Harvey Gross has a long history in the factoring industry, and he wears a lot of hats to this day. He’s President of HSG Services, his consulting firm. He’s Executive Director of three chapters of the International Factoring Association (the Northeast, Southeast and Southern California chapters). And he’s also Executive Director of the New York Institute of Credit.
Given his busy schedule, we were grateful that Harvey sat down with us to kick off the inaugural article in our new “6 Questions” series.
1. How long have you been in factoring, and how did you get into it?
I’ve been in factoring for over 50 years. I got into it because my older brother was in factoring. I was 12 years old and he would take me around with him, and I met a lot of his friends in the industry. I would listen to them talk about credit decisions and how they ran their businesses, and I was just very interested in it.
I started working for a factoring company right out of high school. At the same time, I attended the New York Institute of Credit at night to get my college degree. A became a credit person by 22 and a credit manager by 30. I worked for factoring companies for 36 years, and when I was supposed to retire, I started my consulting business instead, which I’ve had for 20 years. I’m as active today as I’ve ever been.
2. What do you wish was different about factoring?
I wish more people knew about factoring and accepted it. I always felt like I had to reinvent the wheel every time I had to produce, sell, and service factoring products. If you work for a bank, you don’t have to go into great detail to explain what you do. But with factoring, it’s a whole, big story. They don’t teach factoring in school. It can get frustrating to have to repeatedly educate people about it.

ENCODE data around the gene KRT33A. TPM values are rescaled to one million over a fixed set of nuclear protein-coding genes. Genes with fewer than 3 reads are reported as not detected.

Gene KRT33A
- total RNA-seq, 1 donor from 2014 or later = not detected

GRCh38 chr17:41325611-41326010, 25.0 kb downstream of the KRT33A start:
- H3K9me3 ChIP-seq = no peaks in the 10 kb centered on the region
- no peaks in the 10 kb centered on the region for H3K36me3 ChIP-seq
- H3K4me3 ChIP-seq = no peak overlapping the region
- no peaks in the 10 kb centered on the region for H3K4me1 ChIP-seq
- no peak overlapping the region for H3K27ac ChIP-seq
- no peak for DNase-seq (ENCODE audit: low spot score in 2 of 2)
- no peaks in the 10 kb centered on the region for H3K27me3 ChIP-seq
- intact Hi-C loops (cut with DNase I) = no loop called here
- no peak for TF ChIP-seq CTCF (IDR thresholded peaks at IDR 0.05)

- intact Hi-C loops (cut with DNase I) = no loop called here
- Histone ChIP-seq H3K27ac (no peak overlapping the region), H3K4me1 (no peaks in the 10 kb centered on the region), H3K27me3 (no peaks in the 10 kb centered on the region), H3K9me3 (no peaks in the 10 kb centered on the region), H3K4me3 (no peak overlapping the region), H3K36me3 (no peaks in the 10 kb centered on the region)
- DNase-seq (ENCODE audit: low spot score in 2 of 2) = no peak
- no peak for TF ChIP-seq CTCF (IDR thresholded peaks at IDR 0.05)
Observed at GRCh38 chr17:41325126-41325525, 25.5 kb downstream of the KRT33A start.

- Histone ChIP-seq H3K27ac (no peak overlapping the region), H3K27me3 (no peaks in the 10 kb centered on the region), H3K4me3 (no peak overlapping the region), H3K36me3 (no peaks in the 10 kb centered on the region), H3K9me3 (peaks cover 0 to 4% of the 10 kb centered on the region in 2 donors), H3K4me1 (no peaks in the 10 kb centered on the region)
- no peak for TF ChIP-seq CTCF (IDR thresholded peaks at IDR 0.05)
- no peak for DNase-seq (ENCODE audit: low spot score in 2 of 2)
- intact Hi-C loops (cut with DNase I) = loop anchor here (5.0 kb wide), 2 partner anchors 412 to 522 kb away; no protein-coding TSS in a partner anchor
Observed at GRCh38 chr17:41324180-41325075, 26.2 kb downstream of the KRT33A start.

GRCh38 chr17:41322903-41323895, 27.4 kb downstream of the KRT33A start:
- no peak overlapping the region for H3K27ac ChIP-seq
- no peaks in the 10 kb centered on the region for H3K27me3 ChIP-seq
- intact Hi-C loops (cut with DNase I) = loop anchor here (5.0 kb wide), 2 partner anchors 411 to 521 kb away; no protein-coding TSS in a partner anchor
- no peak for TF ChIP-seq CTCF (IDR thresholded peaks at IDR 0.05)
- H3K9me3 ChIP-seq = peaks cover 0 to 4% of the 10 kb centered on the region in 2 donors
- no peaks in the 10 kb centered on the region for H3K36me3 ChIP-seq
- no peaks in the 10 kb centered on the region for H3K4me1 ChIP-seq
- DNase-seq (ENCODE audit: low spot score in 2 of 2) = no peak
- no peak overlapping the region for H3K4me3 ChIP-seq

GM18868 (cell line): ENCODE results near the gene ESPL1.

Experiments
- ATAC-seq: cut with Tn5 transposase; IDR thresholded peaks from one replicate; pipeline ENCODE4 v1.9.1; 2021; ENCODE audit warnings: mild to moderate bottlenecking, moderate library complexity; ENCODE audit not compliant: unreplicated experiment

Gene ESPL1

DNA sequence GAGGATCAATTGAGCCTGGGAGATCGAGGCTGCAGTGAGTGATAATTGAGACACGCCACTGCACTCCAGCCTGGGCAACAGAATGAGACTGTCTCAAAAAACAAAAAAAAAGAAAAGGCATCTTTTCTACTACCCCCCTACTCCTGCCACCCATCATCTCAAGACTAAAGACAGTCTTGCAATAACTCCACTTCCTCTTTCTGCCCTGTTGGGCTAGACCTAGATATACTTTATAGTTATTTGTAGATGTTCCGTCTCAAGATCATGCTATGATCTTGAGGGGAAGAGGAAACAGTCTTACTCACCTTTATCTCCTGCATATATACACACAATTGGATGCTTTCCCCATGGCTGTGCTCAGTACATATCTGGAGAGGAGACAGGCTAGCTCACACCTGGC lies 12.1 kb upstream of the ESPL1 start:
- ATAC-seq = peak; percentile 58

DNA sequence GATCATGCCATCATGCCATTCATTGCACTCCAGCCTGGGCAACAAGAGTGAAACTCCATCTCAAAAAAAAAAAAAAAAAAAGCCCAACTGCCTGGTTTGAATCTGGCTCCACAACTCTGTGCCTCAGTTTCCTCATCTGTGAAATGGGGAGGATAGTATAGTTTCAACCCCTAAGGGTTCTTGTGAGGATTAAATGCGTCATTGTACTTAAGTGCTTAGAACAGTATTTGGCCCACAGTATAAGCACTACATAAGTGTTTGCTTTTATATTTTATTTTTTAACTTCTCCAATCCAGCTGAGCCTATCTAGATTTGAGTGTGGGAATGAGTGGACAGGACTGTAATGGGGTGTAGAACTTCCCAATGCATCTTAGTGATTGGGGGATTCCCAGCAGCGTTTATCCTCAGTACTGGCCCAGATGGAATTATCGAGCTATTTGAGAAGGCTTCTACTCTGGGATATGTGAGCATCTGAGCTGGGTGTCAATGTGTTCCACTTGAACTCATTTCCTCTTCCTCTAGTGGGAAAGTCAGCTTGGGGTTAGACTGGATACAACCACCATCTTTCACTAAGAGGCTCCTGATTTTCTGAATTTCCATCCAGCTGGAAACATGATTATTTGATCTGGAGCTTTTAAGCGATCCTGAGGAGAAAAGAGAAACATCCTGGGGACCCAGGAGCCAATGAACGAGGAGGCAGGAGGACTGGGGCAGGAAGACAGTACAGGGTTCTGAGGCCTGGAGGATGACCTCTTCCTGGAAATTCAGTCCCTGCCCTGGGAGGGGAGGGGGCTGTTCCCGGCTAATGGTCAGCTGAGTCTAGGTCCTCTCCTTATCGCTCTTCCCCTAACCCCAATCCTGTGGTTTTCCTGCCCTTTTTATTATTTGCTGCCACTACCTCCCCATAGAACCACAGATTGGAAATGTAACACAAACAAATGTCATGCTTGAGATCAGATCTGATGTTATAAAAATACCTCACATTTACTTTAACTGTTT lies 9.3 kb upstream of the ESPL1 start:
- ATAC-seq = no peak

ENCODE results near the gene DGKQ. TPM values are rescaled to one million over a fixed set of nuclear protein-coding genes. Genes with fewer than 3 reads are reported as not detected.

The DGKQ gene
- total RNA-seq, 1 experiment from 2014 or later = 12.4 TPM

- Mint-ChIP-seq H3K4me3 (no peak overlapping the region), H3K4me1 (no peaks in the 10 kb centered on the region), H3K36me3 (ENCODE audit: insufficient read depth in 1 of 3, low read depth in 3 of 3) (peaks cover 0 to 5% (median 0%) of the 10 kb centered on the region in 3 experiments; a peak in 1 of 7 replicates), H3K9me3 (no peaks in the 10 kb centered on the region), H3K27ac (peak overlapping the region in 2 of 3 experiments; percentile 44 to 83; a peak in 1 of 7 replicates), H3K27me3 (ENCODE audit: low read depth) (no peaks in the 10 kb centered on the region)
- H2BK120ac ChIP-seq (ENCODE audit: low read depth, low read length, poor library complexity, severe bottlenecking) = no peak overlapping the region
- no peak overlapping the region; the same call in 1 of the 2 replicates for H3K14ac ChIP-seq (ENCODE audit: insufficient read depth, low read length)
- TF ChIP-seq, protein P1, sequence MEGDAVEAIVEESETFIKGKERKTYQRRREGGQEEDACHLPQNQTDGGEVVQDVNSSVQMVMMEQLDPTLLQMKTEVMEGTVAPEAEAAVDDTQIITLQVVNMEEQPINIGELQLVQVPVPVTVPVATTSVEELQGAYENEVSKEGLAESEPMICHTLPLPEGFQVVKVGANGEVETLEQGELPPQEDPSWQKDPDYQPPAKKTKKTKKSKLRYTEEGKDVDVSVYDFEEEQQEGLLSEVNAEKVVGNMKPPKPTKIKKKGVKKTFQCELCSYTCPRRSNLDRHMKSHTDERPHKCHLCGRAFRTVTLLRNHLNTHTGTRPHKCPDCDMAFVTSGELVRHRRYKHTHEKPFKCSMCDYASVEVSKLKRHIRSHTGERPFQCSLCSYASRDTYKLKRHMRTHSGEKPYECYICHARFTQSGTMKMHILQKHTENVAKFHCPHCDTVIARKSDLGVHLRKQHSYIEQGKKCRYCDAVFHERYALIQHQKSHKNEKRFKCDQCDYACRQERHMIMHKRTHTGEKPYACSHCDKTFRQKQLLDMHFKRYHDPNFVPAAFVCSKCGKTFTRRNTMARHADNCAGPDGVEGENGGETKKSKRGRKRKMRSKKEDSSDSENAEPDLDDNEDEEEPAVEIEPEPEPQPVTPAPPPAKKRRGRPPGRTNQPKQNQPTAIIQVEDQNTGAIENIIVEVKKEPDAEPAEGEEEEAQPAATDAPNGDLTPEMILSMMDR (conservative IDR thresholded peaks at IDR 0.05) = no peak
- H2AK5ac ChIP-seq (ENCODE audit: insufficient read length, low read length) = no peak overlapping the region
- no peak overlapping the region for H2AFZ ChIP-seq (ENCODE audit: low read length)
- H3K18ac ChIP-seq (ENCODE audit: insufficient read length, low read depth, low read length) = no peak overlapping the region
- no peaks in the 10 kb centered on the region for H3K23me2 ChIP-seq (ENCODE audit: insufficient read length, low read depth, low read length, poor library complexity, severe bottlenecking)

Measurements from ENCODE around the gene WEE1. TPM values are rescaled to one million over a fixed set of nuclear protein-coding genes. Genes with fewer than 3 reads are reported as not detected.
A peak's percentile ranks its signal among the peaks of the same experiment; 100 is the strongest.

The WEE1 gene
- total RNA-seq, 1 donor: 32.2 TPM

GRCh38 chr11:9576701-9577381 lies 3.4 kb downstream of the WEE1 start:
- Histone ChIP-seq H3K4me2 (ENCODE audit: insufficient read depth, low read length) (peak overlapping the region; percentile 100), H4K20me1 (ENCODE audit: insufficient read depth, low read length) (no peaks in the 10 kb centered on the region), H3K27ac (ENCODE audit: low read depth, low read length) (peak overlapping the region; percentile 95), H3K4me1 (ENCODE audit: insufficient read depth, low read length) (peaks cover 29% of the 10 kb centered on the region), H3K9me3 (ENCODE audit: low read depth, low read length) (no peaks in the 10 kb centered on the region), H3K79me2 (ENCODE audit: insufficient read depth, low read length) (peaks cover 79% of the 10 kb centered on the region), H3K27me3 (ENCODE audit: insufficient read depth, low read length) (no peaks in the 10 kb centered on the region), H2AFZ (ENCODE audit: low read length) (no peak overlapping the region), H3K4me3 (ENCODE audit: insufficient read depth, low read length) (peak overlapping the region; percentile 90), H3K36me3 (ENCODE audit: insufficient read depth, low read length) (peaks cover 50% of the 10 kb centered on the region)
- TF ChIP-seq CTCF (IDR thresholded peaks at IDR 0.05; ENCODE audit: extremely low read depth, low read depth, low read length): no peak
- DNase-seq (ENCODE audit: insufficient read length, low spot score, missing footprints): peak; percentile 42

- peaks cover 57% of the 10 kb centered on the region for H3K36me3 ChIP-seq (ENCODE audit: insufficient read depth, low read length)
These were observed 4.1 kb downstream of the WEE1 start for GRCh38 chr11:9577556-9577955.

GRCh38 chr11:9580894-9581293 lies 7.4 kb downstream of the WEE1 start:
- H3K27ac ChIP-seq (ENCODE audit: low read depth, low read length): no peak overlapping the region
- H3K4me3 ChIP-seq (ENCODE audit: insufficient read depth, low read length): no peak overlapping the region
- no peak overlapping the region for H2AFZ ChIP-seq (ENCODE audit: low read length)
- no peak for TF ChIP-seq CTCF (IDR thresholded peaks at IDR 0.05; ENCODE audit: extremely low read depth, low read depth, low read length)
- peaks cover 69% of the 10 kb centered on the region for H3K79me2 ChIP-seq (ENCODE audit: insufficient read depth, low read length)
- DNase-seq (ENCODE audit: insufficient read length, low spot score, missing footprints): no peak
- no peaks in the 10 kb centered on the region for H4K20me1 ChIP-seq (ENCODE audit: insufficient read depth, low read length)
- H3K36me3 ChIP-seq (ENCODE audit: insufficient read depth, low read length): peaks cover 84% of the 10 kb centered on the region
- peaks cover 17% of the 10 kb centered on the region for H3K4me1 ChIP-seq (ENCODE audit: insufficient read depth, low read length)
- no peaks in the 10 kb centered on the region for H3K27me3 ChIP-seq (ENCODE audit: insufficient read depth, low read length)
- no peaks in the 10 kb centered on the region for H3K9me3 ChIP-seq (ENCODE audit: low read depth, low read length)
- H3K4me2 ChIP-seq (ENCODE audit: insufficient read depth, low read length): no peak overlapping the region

3. Professionally, what are you most proud of?
I started as a student at the New York Institute of Credit, then I became a teacher, then a board member, then the Executive Director. The NYIC started out as only serving the Northeast, but while I ran it, we expanded to become an international service provider. It used to be a school and now it’s a not for profit association. When the NYIC celebrated its 100 year anniversary a few years ago, I was honored to receive their Centennial Award.
4. What’s your favorite place in the world to visit?
Atlantic City or Las Vegas. I like to gamble, but I don’t go overboard. It’s more recreational than to make a profit.
5. Tell us about your family.
My wife and I have been married for 51 years. Luckily, we were able to celebrate our 50th anniversary in England before COVID hit. We have two sons; one’s in the financial industry and the other one works with me. We recently took in a couple of rescue kittens, so they’re keeping us busy!
6. What’s the best business advice you’ve ever received?
Always speak the truth and do the right thing. If you do that, people will respect you. If we all did that, we’d be in a much better world.
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